In spite of 30 years of goodwill and promises for a Fair-Trade coffee, there have never been so many kids working in the fields. But worst, child labor in coffee farms is the overlooked side of a system of exploitation that longs toward slavery. Only after five years of working on this theme I understand my findings could be controversial.
I started working with the Mauritanian anti-slavery activist Biram Dah Abeid and he passed on the idea of «mental chains». For example, those of the slave who has known only servitude, and conceives nothing outside of it. But this goes together with the interest of destabilizing the Masters’ mental serenity because he also carries his chains. They confine him to an assumed superiority that normalizes oppression.
But, when the extreme poverty in coffee regions makes child labor looks like a necessary evil, how did we come to accept it? To put a child at work for 40 hours a week, to carry his own weight in coffee, for us in Europe to enjoy it. There is only evil here.
So, could we be subjected to mental chains too? Chains that dictate a way of seeing the world and stay invisible unless they are disrupted...
To find out, I propose you accompany me to the land where our coffee grows, in Central America and especially between Guatemala and Mexico. In what used to be the Mayan empire. Here, coffee arrived like the Europeans, with slavery.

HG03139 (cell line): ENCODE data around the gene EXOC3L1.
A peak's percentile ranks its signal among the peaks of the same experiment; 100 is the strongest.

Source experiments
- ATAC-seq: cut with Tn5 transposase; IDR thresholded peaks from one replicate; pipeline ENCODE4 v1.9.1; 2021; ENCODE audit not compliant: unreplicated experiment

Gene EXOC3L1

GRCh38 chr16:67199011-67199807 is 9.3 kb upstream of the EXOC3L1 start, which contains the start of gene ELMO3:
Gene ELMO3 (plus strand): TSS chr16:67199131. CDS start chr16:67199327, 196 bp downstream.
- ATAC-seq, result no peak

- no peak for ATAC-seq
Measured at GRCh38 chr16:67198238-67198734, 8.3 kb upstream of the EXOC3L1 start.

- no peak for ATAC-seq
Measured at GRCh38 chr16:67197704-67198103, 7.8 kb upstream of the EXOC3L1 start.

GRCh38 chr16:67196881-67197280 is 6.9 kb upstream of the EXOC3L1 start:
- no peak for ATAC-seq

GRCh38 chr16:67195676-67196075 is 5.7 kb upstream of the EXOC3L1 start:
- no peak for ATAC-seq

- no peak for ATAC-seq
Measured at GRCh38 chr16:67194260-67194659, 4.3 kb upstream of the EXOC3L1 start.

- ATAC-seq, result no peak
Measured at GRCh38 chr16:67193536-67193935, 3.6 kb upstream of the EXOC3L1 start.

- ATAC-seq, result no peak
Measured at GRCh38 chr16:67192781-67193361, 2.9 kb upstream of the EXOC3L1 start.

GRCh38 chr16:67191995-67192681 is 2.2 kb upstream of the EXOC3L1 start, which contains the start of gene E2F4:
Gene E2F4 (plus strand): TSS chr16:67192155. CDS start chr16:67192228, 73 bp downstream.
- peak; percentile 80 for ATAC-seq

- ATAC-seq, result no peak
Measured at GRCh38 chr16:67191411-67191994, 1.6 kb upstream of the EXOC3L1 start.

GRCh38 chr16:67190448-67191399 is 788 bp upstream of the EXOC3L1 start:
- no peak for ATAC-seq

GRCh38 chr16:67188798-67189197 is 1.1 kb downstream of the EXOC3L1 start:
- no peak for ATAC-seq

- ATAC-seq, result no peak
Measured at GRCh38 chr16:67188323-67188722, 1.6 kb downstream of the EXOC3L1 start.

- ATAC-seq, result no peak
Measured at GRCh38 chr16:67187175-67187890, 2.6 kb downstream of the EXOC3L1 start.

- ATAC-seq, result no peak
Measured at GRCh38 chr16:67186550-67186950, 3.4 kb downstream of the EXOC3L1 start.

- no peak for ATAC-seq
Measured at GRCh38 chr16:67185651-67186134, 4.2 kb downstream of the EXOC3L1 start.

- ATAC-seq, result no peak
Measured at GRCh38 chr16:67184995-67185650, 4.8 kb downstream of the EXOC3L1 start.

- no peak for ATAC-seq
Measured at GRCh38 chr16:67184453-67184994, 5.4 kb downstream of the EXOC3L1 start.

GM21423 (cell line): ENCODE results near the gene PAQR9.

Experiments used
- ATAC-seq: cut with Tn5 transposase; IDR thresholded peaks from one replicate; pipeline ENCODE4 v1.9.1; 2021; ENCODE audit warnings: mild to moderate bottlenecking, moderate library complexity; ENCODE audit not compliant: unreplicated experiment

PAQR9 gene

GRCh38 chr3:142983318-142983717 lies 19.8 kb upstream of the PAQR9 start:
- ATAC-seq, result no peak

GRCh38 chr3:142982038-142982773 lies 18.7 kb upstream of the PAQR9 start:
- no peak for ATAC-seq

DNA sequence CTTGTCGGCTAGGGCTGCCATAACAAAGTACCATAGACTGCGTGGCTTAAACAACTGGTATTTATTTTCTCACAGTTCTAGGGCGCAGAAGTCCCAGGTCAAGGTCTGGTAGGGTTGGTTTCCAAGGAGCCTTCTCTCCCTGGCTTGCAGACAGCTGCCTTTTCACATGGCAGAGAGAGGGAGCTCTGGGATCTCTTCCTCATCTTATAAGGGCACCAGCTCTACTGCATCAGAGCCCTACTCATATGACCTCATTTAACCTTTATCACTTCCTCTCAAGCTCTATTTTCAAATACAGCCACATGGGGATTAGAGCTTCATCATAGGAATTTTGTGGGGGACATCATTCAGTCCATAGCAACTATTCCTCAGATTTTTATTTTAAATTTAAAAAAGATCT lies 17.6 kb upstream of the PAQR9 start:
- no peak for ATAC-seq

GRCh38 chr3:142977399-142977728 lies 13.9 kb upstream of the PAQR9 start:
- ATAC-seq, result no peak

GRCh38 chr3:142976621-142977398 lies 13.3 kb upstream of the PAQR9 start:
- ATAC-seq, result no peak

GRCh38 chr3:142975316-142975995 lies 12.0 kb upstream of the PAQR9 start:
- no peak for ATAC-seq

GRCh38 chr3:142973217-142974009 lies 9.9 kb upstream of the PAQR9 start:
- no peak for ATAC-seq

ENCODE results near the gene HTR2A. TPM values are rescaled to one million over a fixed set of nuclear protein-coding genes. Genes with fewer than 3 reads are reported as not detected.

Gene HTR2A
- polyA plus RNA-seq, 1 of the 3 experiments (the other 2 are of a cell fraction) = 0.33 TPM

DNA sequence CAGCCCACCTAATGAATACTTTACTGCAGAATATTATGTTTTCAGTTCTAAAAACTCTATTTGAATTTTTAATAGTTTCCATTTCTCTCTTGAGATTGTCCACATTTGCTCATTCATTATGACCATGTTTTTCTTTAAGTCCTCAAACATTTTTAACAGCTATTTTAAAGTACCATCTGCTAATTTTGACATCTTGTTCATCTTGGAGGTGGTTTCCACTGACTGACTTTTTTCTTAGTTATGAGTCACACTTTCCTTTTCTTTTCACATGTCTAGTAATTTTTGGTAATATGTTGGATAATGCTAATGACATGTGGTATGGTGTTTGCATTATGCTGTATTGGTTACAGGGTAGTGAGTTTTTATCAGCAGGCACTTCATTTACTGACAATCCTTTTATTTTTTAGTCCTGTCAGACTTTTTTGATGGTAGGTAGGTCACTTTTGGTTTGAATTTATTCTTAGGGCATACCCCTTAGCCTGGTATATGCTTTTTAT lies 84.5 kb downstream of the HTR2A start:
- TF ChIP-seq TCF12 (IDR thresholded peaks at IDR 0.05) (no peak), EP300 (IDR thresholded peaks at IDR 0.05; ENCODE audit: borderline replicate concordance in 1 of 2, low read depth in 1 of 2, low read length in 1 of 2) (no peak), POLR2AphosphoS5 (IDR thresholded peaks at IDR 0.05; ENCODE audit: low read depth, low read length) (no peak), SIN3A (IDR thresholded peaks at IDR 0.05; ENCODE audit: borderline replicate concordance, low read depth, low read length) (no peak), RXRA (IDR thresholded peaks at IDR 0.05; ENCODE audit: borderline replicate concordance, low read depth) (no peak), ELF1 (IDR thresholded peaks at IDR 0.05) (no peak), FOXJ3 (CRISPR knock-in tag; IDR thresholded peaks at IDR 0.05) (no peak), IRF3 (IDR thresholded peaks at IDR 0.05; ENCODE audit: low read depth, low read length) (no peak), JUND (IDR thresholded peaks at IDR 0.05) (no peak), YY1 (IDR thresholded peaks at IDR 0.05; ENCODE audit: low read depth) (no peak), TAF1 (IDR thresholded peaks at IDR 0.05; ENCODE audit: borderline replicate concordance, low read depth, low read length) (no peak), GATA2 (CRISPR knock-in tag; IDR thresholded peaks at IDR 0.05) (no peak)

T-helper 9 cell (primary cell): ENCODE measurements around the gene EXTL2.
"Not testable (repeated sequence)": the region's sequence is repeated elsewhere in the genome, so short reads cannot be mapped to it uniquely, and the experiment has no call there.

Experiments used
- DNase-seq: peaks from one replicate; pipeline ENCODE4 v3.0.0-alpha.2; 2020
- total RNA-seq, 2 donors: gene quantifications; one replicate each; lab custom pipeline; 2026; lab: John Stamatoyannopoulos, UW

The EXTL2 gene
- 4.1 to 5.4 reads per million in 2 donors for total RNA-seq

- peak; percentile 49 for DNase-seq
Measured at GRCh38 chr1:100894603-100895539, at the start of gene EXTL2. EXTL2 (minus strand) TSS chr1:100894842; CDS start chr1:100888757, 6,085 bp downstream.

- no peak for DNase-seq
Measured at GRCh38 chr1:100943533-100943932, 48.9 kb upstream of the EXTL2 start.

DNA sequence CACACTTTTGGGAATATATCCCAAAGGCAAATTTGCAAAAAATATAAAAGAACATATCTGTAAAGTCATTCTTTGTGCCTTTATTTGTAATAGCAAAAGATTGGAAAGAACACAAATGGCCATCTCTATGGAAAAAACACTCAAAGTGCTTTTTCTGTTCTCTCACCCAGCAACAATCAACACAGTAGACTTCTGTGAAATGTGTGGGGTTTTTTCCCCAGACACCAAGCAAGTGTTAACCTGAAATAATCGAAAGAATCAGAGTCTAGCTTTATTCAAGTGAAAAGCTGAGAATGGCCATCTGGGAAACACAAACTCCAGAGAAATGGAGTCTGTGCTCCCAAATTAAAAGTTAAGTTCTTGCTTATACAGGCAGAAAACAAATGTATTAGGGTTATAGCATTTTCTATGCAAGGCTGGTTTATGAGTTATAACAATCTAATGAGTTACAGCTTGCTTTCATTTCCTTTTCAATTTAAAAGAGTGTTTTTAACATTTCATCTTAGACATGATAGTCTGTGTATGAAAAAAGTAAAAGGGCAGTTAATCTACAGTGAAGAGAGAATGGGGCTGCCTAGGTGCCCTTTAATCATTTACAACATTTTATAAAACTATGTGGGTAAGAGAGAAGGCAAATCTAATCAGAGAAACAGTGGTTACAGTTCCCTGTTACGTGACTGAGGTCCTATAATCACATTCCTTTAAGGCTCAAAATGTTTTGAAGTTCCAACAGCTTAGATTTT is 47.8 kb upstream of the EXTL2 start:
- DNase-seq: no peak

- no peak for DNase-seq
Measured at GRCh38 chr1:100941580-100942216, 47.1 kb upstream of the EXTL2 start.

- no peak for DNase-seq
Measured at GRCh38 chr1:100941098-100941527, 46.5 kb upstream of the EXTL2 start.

Note that the Mayan culture has never disappeared, its descendants are now the heirs of 500 years of anti-colonial struggle and those who are exploited in the plantations. This is why we will have a look at the history of this clash with the European culture. Because no issues of slavery can be raised without considering the context in which it happens.
In other words, this will be an observation of the power dynamics between agents inside the coffee supply chain. As the world second most traded good, after oil, coffee can tell a lot about the global economy of the 21st century.
Ultimately, there is not a word on slavery that does not speak about freedom. Something the dogma of individual responsibility takes for granted. But is freedom only available inside the system? Or do cultures provide us the chains for our own servitude, maybe to help us bear with its consequences?
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